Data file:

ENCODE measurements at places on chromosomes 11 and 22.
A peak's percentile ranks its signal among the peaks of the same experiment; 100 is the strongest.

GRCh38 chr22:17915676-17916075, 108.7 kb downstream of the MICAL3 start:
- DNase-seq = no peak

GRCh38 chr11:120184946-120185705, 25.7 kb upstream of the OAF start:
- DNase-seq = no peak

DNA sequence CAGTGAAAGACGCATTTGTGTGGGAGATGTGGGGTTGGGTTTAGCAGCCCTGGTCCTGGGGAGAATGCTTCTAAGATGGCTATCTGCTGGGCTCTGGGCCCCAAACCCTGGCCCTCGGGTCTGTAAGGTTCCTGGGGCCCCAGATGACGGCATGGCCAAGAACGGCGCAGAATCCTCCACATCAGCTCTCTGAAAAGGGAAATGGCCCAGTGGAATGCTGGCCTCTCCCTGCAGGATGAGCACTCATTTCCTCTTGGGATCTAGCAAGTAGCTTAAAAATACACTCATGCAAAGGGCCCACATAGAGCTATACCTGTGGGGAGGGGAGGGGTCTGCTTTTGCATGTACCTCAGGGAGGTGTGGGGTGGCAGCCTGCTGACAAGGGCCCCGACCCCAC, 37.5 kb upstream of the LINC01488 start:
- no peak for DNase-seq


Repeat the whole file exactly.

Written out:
ENCODE measurements at places on chromosomes 11 and 22.
A peak's percentile ranks its signal among the peaks of the same experiment; 100 is the strongest.

GRCh38 chr22:17915676-17916075, 108.7 kb downstream of the MICAL3 start:
- DNase-seq = no peak

GRCh38 chr11:120184946-120185705, 25.7 kb upstream of the OAF start:
- DNase-seq = no peak

DNA sequence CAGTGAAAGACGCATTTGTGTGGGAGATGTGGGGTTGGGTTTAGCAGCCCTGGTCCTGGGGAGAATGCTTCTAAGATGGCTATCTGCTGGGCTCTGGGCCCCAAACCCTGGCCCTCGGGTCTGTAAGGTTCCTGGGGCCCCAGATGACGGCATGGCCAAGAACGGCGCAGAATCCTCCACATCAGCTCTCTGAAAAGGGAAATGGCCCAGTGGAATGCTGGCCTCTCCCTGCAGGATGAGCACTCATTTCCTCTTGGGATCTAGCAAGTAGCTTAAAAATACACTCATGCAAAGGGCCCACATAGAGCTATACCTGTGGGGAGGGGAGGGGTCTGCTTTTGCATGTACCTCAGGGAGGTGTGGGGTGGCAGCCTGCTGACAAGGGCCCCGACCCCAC, 37.5 kb upstream of the LINC01488 start:
- no peak for DNase-seq